Unfortunately, the professional side of his life has recently been "catastrophic." It was only two years ago that Knight hit .304, fifth-best in the National League. Not long ago, he looked at the batting averages in the Sunday paper, and his name was at the bottom of all the hitters. He covered his eyes in embarrassment. But however disappointed he may be at his play, Knight is utterly secure. "If I don't start hitting, I can always get a job as a caddie," he says with a laugh. He was never a great player, and the game never came easy for him, so he doesn't even think of his wife in terms of being just another athlete in the house. To him, Nancy is the equivalent of Dwight Gooden or Darryl Strawberry, teammates who possess natural talents Knight cannot even comprehend having himself. So there is no competition with his wife. "The only problem with Nancy is she's totally unselfish when it comes to the people she loves," he says. "But she's all I want, and I know what she needs to be happy, and that's easy now, because she wants to be the best again. Nancy's come full circle."
Lopez says: "Maybe I'm playing so well again just because I'm happy. More than anything else, it's probably because now I have peace of mind, so I can just go off and play golf."
She tucks her glove in the belt of her shorts. She steps before the putt, feet close together at first, then spreads them apart a bit. She strokes the ball, and when it pops in, 35 feet away, for an eagle, she permits herself a shy smile, a self-conscious wave and a tin of her visor, not unlike a baseball player. And while she doesn't win this time at Hershey either, it doesn't matter to me. I know now why I wanted so much to come back and see her again. Back then, we had all found Nancy Lopez. I wanted to return when she had found herself.
When I saw Chris McCarron not long ago after more than a decade, I was winding down the road from his handsome hilltop house—in an area of Glendale, Calif. where all the streets have Irish names and all the garages have German cars—when it occurred to me that this young jockey, who had just turned 30, must surely represent, as much as any athlete in America, the sportsman at his fullest and neatest. McCarron is very near the height of his powers, among the elite of his profession in all the world, and yet there are still furlongs to go and challenges to meet.
He rides in a distinctive fashion, "acey-deucey" in racetrack parlance, meaning he tucks his right leg higher up in the irons on that side. In a way, McCarron is a man of uneven balance himself. The pride and assurance he displays are cut with becoming modesty and containment, and the achievement he has gained is pretty much limited to the knowledge of racetrack customers, citizens who are generally capable of communicating only in fractions and epithets. But if McCarron's face rarely graces the 11 o'clock sports report, and endorsement agents never drive up his hill, he does play golf to a 13, skis proficiently, has good season seats to the Kings' hockey games, drives his daughters to school mornings and sees his life laid out in decades. He is happily married to a pretty blonde who understands the intricacies and jeopardies of his work. He is healthy, wealthy and wise. On top of all this, he doesn't have a weight problem and can make '14.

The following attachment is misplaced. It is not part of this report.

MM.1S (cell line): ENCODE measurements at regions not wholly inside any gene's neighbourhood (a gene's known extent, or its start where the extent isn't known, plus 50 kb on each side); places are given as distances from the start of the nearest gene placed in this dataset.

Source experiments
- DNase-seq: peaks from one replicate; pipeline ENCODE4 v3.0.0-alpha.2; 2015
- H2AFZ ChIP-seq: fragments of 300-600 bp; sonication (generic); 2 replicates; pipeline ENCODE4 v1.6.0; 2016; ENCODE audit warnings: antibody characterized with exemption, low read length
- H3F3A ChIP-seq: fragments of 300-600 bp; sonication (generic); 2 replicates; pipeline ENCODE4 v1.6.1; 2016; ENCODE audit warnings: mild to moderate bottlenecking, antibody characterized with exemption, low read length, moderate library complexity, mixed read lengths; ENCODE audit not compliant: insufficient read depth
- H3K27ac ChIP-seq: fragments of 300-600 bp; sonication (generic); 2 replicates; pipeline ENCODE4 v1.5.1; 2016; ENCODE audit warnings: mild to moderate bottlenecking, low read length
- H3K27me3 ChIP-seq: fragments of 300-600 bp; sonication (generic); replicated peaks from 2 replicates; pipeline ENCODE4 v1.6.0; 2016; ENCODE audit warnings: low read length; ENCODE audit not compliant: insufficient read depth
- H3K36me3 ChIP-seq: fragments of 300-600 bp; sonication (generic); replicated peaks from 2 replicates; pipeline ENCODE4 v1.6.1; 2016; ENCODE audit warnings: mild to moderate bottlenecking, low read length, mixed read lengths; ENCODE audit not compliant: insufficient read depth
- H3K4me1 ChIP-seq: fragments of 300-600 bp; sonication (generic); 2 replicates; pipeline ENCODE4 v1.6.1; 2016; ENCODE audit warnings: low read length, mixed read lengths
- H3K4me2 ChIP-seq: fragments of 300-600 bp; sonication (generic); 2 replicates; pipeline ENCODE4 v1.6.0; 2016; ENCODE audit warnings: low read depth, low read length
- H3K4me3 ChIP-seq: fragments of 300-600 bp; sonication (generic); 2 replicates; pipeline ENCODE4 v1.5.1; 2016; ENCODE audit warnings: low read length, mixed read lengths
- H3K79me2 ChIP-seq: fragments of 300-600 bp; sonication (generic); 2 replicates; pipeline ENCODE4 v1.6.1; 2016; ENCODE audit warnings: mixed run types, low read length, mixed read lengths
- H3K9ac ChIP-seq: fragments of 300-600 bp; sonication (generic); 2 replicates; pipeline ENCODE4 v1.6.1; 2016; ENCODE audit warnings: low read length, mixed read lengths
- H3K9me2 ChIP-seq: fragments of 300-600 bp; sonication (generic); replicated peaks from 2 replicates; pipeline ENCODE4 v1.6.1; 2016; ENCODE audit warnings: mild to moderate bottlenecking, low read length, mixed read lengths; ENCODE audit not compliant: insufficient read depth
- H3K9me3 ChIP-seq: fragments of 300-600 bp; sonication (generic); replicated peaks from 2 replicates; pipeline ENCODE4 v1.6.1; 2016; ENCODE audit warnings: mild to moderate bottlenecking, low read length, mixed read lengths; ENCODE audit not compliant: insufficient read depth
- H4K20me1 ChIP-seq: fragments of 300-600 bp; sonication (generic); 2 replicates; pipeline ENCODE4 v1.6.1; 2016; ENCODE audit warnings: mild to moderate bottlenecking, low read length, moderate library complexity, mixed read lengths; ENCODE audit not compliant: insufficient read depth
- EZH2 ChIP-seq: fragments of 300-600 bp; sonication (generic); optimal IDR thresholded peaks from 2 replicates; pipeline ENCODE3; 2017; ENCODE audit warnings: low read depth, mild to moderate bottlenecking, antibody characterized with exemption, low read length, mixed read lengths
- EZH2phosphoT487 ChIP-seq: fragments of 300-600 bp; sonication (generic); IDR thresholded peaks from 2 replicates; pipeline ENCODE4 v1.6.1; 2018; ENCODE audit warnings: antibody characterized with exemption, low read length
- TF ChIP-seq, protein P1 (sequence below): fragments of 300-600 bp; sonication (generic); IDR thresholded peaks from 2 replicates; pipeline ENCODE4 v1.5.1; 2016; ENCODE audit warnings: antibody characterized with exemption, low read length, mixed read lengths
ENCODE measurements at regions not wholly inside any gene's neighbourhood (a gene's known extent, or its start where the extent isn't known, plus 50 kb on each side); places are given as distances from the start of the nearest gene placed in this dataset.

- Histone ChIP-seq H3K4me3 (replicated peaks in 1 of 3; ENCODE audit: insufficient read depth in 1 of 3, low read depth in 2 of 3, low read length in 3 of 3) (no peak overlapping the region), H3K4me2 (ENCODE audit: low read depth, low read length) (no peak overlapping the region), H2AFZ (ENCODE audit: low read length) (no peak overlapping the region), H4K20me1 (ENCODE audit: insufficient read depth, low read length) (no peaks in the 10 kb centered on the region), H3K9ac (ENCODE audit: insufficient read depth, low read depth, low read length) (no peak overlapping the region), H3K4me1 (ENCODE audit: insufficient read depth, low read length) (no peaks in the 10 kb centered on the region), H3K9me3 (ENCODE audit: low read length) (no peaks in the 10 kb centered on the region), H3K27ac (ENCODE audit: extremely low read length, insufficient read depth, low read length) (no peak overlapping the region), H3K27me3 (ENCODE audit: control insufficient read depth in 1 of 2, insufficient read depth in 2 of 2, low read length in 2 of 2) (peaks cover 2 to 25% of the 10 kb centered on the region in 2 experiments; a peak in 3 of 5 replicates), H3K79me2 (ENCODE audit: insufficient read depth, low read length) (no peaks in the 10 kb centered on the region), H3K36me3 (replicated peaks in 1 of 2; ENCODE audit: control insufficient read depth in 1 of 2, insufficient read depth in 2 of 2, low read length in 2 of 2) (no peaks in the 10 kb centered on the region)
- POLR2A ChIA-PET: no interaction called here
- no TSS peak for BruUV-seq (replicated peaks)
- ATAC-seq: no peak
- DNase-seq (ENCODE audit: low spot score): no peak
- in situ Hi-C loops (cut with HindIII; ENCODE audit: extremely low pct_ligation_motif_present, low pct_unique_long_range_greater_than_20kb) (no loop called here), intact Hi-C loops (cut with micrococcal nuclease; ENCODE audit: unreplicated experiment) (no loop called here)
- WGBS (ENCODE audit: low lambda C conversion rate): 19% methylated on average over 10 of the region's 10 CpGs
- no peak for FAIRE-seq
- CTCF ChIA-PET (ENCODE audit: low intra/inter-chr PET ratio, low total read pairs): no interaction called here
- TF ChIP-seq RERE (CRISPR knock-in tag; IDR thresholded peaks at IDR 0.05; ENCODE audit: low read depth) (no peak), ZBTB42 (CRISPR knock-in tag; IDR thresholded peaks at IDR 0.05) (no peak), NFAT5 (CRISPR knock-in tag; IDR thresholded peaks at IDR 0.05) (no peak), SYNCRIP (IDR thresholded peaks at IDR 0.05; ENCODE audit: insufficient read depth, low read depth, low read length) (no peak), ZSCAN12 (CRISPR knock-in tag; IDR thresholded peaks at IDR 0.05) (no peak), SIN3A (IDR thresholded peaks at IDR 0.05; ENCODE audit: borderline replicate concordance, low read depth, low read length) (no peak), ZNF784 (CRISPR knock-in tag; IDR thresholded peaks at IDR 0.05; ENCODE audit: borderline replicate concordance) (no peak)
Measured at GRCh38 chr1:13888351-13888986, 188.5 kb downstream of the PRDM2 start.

The years have been very good to the boy I met as Chrissie.
That was at Laurel Racetrack, in Maryland during the winter of '74. As a 19-year-old apprentice, only a couple of years removed from the first day he ever sat a horse ("terrified," he says now), McCarron had just set the record for winners in a calendar year—546—which stills stands. Perhaps because, like all jocks, he is short, and because his curly, rose-petal locks framed the face of an Irish chimney sweep, I remember how surprised I was at his maturity, at the ease with which he carried himself. Absolutely to the manner born.
Since then, while he has been blessed with success, his achievements have been so measured that it's impossible not to conclude that McCarron is one of those athletes who has instinctively rated himself as well as ever he did a mount.
For example, while he set the record in '74, and it was fairly earned, he scored almost all his victories at the Maryland tracks, where the competition is a cut below that in New York and Los Angeles. He patiently waited another three years before he moved his tack to the big time, arriving in L.A. on his 23rd birthday, March 27, 1978. "I knew well enough by then," he says, "that I had a God-given talent to make horses run, but"—and he shrugs—"I could always go back to Maryland." In fact, he was an instant success in the big time, and by 1980 had won the Eclipse Award as the nation's finest jockey. For three of the last four years, Seagrams, which presents an award in several sports based on a computerized analysis of performance, has cited McCarron as the best. Yet he has never received much publicity, never had a Derby winner, never been indelibly linked with a glamorous horse (he was John Henry's rider before that horse's recent retirement, but he was only the last in a long line to guide the great gelding) and he still stands utterly in awe of a more renowned rival, Laffit Pincay Jr. For that matter, when we met recently, nothing delighted McCarron, the Boston boy, more than the knowledge that he would be included in the same pages with Bobby Orr, whom he unabashedly refers to as "my hero."